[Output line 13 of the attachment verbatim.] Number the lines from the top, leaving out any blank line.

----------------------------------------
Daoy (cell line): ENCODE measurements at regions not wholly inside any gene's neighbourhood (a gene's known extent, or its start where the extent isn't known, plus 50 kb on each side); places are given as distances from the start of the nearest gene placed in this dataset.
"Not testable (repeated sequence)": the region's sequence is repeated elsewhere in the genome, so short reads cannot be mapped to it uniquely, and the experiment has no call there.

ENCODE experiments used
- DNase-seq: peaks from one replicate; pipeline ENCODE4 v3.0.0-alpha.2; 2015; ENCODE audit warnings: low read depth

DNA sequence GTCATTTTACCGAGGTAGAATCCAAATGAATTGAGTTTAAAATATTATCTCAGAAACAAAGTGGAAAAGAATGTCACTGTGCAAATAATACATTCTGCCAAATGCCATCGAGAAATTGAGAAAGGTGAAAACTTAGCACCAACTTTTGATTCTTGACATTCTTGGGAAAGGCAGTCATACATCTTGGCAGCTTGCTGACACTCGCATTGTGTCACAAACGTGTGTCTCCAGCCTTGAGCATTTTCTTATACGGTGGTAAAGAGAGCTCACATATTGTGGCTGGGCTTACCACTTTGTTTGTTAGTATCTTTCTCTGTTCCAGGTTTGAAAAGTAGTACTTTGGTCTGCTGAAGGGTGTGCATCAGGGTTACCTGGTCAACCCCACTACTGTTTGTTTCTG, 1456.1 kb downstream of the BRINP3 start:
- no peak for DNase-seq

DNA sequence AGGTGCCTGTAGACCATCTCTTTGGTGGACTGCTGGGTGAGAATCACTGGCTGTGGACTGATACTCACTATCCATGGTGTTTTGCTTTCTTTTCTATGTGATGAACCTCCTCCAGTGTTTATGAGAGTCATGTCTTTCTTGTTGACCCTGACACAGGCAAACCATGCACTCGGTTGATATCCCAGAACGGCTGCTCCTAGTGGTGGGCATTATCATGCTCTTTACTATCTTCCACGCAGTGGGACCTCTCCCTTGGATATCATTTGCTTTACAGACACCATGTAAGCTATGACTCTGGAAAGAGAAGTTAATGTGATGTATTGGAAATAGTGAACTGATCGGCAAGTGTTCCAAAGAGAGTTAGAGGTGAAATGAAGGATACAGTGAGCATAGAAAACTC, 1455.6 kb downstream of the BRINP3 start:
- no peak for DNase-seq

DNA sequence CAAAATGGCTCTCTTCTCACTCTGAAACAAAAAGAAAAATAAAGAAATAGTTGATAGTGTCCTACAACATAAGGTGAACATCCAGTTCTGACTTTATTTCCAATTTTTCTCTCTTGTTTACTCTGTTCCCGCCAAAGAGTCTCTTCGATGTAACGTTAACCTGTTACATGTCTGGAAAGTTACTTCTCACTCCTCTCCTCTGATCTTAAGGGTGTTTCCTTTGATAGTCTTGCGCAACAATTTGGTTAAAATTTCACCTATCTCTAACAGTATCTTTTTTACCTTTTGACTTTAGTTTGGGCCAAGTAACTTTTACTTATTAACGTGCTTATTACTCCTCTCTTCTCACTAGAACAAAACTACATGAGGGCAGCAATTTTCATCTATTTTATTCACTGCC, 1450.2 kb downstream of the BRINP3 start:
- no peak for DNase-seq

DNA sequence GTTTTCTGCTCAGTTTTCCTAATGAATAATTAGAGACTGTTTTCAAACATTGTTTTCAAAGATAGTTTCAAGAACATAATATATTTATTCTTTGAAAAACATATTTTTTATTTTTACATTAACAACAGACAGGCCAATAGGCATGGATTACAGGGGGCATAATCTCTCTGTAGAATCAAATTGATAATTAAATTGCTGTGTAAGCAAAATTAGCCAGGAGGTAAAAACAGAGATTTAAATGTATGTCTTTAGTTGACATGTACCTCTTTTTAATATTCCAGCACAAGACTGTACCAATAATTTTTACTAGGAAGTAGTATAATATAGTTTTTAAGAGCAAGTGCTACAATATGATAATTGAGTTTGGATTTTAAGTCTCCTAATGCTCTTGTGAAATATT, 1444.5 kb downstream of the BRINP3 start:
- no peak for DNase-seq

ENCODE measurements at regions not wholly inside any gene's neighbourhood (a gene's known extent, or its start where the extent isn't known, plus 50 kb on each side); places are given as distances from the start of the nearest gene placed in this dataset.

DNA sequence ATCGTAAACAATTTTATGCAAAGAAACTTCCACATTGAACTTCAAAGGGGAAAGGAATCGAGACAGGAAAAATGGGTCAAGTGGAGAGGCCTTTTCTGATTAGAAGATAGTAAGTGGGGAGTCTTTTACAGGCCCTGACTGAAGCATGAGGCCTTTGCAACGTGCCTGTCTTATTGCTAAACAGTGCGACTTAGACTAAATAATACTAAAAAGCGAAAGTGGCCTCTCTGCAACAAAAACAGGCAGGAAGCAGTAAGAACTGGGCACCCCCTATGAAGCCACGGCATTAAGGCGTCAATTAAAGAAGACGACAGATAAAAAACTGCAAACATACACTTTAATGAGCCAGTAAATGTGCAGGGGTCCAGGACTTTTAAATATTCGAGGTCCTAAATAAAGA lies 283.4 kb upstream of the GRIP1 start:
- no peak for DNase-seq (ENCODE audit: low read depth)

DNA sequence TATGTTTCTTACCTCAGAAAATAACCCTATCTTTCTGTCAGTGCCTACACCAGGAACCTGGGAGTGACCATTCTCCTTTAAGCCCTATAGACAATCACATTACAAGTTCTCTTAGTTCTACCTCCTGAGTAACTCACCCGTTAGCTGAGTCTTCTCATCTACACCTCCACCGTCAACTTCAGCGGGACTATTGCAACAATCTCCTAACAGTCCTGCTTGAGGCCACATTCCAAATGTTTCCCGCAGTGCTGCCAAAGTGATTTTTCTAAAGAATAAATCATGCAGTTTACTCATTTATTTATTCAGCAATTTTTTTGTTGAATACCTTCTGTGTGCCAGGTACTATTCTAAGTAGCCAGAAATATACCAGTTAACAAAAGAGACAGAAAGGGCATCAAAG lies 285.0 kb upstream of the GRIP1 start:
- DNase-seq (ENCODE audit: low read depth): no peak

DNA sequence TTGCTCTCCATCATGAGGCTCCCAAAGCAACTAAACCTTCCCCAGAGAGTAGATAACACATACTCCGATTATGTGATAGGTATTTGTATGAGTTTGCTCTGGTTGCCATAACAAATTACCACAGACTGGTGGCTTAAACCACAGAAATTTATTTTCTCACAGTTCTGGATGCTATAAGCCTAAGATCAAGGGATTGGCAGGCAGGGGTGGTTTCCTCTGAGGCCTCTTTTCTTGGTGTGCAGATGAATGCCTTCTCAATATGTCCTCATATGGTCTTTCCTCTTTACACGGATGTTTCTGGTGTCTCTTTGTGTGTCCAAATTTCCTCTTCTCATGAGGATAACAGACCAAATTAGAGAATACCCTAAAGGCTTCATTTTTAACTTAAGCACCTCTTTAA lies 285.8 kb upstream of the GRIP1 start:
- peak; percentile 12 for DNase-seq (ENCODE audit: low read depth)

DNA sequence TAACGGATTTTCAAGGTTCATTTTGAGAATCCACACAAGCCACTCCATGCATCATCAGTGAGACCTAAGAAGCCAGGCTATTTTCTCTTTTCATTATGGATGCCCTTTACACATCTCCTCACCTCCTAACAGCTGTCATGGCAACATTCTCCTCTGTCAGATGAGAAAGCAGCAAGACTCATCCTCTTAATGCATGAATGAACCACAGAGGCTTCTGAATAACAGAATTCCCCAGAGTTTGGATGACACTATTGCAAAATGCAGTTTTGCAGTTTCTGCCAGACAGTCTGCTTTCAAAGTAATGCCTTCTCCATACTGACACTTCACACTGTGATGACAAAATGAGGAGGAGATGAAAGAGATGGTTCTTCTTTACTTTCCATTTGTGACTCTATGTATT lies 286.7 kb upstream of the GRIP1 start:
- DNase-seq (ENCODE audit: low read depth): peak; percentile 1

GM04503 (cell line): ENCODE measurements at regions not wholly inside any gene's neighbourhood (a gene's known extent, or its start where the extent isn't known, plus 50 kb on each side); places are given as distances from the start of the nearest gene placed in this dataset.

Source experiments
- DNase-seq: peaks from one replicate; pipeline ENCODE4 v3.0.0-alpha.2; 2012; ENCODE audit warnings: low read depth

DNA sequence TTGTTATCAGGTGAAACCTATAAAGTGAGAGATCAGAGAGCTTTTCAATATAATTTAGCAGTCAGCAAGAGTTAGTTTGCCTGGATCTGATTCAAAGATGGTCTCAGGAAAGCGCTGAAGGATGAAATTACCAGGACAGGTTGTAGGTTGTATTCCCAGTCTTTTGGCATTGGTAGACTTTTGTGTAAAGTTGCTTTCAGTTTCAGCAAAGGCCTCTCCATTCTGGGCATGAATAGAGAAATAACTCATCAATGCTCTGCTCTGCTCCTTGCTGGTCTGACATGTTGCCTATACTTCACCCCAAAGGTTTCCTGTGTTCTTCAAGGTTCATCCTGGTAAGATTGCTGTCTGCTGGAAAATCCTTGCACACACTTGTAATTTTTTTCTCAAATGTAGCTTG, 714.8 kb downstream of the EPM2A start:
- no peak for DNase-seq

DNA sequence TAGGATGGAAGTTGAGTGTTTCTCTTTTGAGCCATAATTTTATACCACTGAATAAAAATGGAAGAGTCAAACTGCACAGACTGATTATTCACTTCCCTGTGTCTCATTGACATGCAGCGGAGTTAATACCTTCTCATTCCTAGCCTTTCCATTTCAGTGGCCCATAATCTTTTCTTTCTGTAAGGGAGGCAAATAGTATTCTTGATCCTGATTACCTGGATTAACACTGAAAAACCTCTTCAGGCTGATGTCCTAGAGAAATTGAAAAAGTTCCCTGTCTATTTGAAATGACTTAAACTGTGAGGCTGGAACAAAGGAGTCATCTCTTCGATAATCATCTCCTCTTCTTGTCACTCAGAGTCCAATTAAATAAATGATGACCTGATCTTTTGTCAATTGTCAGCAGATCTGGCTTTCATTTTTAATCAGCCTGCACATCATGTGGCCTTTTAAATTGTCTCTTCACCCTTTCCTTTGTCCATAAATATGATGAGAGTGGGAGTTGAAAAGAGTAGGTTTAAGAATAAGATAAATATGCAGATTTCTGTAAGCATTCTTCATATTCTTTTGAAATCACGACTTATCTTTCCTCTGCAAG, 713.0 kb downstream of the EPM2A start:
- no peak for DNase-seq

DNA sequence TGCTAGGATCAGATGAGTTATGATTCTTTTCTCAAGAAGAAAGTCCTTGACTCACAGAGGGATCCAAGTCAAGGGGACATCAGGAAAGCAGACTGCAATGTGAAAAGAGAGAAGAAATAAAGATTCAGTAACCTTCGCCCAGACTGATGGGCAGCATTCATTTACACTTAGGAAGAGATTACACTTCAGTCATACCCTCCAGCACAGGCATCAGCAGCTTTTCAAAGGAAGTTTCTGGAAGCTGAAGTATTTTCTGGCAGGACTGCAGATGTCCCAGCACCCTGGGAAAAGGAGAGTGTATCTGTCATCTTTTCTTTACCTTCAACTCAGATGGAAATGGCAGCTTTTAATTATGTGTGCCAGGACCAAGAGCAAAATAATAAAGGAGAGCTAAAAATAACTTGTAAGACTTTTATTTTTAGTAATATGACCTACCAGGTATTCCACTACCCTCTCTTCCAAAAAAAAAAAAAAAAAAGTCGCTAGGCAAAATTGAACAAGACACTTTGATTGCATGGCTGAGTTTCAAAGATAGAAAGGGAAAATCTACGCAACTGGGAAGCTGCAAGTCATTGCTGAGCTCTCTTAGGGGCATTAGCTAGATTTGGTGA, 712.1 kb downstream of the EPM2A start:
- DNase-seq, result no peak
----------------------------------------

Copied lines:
ENCODE measurements at regions not wholly inside any gene's neighbourhood (a gene's known extent, or its start where the extent isn't known, plus 50 kb on each side); places are given as distances from the start of the nearest gene placed in this dataset.